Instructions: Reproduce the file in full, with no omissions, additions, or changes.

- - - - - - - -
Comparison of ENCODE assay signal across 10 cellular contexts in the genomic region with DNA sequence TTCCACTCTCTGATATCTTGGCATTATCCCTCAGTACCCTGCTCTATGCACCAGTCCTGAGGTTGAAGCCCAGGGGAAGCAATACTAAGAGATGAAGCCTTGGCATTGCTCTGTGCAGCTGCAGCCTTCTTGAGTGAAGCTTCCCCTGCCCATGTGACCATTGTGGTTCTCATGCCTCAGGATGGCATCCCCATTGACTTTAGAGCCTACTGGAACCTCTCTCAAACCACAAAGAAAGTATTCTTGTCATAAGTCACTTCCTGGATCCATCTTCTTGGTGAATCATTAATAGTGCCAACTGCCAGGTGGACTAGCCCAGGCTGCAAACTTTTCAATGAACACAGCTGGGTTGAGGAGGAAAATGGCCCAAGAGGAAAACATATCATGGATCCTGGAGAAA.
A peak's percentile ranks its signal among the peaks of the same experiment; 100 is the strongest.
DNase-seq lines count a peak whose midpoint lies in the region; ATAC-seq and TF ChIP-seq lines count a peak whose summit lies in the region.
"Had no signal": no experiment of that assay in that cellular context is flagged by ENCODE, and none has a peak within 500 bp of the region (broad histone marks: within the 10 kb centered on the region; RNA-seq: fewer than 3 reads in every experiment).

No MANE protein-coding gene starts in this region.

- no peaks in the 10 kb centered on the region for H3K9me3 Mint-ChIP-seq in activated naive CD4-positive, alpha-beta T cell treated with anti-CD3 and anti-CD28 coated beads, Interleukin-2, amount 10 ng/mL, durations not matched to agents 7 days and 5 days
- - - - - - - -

Comparison of ENCODE assay signal across 10 cellular contexts in the genomic region with DNA sequence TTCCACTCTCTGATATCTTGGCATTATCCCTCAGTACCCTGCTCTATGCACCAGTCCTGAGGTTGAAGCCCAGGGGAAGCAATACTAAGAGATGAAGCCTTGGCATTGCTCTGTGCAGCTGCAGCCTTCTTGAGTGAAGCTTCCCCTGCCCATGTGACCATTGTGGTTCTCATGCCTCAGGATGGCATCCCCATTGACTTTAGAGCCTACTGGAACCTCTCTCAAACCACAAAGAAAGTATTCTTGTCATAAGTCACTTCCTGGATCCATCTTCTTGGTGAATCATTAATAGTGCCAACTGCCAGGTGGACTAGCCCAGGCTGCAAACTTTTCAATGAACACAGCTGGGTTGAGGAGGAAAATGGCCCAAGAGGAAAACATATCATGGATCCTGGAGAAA.
A peak's percentile ranks its signal among the peaks of the same experiment; 100 is the strongest.
DNase-seq lines count a peak whose midpoint lies in the region; ATAC-seq and TF ChIP-seq lines count a peak whose summit lies in the region.
"Had no signal": no experiment of that assay in that cellular context is flagged by ENCODE, and none has a peak within 500 bp of the region (broad histone marks: within the 10 kb centered on the region; RNA-seq: fewer than 3 reads in every experiment).

No MANE protein-coding gene starts in this region.

- no peaks in the 10 kb centered on the region for H3K9me3 Mint-ChIP-seq in activated naive CD4-positive, alpha-beta T cell treated with anti-CD3 and anti-CD28 coated beads, Interleukin-2, amount 10 ng/mL, durations not matched to agents 7 days and 5 days